Overall I am extremely happy with the results of this project. I set out to make a documentation of allotment sites in various areas of the country, and I had no idea how interesting these places were until I got out and started shooting. There are almost endless subjects to capture, and I feel I have only dented the surface, and believe the time constraint may have been a good thing otherwise I may have never stopped and ended up with thousands of images.
When I set out to create the body of work I was determined to make the main focus portraits of people, influenced heavily by my project on greasy spoon cafés last year where the portraits were by far the most successful aspects. I feel that even after the massive amount of experimentation throughout the project I have come back to this initial realisation, and the portraits are still my favorite images of the series. I believe the success of these images is partly down the subjects themselves and partly the technique I used to shoot them, which I have honed over the course of the year and that was massively inspired by photographers such as Mark Power and Alec Soth. As well as the portaits the other success of the project is the sheds. These structures epitomise what drew me to the sites in the first place, their beautiful wonky charm free from building regulations perfectly demonstrate the amazing array of subjects the sites have to offer.
From a technical viewpoint the switch from digital to 120mm medium format film was paramount for the final look of the project. Many of the photographers who influenced the series shot in large format, which unfortunately was beyond my reach due to the costs, so I felt shooting medium format would be as close as I could get. Using film has given the images beautiful colours and tones, and allowed me to utilise the shallow depth of field I craved for my portraits. Also the higher quality has really given justice to all the details of the subjects.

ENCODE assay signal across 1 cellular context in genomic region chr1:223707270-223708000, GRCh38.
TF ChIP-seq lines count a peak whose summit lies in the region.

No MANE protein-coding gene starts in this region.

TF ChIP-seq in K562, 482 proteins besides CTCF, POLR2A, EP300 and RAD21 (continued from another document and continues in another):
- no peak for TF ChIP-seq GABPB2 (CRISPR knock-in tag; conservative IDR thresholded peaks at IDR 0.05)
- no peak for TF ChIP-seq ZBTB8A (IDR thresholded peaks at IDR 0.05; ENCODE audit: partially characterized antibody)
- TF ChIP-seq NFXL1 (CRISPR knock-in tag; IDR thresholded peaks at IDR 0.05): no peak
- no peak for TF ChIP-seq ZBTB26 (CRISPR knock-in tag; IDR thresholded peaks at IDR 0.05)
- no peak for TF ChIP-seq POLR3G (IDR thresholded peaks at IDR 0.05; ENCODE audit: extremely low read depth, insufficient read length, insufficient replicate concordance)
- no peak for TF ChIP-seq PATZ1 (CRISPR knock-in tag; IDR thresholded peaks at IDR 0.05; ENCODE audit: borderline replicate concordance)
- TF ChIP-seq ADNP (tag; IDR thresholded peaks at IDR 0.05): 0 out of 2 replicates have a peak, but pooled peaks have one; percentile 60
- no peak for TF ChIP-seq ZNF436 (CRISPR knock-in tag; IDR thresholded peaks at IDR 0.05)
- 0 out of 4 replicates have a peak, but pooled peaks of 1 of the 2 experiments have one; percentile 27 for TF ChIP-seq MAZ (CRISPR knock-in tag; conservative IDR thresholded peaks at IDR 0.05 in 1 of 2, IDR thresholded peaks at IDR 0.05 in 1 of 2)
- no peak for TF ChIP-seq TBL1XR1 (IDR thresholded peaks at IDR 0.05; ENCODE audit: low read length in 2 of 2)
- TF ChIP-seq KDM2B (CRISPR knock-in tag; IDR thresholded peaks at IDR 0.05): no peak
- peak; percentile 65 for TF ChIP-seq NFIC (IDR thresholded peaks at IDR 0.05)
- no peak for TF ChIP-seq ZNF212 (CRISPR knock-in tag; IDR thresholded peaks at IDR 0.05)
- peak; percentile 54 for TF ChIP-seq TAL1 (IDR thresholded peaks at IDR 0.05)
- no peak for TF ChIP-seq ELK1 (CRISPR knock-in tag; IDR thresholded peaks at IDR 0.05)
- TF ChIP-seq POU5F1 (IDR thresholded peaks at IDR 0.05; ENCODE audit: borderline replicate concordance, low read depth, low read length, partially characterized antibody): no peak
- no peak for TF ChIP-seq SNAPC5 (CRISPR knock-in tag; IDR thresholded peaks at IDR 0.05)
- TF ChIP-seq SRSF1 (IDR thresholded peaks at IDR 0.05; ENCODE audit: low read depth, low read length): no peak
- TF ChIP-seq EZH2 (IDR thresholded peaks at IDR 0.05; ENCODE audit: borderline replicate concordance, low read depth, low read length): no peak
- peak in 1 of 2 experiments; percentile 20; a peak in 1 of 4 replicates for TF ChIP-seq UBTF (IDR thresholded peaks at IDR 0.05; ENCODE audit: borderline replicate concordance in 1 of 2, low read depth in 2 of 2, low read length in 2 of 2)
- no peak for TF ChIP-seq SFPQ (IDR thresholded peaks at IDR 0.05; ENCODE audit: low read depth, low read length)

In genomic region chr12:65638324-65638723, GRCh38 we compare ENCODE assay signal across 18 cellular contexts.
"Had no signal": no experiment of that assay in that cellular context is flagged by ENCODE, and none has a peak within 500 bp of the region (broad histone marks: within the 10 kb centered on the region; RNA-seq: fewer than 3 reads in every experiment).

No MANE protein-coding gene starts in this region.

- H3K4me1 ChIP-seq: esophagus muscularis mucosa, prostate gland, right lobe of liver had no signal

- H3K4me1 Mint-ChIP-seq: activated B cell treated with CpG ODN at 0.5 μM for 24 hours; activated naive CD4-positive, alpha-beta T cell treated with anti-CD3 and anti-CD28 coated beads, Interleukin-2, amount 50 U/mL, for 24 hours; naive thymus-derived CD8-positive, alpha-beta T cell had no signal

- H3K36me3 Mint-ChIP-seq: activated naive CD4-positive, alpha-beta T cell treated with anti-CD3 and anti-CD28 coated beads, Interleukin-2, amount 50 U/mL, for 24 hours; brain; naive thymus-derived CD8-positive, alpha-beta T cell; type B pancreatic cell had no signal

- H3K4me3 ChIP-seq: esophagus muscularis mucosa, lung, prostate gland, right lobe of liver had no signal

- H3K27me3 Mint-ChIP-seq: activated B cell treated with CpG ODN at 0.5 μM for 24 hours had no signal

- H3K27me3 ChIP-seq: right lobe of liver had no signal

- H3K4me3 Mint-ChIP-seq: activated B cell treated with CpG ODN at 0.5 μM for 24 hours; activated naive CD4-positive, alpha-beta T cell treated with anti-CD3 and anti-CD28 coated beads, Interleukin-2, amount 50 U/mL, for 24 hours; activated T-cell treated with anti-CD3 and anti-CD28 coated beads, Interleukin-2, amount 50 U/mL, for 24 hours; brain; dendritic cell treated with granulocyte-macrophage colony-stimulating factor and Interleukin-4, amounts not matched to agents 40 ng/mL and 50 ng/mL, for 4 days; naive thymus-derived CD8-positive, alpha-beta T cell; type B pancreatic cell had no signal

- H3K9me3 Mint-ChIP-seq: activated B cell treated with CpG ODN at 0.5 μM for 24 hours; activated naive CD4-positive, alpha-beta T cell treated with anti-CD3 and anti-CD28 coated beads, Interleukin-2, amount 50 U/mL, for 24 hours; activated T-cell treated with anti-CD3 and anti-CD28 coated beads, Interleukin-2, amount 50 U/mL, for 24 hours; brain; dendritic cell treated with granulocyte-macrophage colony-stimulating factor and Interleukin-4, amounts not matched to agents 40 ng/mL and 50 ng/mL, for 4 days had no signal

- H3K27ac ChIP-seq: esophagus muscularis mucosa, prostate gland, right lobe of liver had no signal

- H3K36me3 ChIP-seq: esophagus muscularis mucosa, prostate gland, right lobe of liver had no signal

Above all else I have made new friends and I learnt later on in the project that the Brent site that was the focus of the series is under threat from the council, which has made the images not only important to me but potentially the people in them as well. The project has brought a new level to my image making ability and interaction skills with my subjects. I feel my photographic style has really been established through this series.
As well as the images I am happy with the book I have created. I decided to steer clear of online book printers as I have had poor results in the past, and opted to print the images myself. This has really done justice to the 120mm scans, as the print quality is far superior. I also wanted the book to be a one off, and more of an item and just a book, which is why I created the wooden cover. I think this has set the work aside from conventional photo books and made it feel more like a something that borders on documentary photography and a one off art piece. Although the book cover has it’s draw backs as it has to handled in a specific way to view the images properly I think it was worth the effect as it has made this piece far more unique.
Overall I am ecstatic with what I have created and feel it is most definitely a unique piece of photo art.